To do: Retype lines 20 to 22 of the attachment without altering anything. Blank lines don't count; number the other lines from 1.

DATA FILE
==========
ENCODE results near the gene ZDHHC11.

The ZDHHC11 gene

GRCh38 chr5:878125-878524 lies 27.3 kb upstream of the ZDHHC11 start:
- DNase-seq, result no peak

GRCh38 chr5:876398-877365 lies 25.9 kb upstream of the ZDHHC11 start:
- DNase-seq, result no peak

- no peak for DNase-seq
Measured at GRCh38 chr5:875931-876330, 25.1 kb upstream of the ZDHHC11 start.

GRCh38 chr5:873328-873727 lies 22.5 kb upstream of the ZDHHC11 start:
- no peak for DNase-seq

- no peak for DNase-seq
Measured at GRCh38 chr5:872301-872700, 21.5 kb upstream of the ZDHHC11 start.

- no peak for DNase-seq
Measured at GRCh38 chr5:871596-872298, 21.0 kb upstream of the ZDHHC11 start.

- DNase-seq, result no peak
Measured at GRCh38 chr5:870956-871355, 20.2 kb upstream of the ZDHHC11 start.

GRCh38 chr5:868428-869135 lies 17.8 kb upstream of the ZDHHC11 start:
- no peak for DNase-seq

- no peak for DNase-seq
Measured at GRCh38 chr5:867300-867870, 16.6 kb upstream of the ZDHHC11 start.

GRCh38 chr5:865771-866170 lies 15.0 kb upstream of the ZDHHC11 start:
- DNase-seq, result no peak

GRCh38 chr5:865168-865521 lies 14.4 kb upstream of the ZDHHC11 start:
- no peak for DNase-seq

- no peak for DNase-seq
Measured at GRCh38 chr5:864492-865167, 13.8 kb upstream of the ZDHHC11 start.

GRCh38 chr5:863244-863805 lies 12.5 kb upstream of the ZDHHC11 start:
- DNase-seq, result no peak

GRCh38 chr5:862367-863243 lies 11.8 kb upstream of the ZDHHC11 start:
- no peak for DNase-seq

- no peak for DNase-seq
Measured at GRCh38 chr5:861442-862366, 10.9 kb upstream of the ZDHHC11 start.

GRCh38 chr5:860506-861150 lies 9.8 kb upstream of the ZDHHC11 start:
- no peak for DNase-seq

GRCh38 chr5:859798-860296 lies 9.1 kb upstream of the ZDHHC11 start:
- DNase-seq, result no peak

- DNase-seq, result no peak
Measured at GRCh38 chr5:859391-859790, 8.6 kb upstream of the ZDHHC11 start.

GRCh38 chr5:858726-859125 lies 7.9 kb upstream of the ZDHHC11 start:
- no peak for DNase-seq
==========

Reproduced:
Measured at GRCh38 chr5:867300-867870, 16.6 kb upstream of the ZDHHC11 start.

GRCh38 chr5:865771-866170 lies 15.0 kb upstream of the ZDHHC11 start:
- DNase-seq, result no peak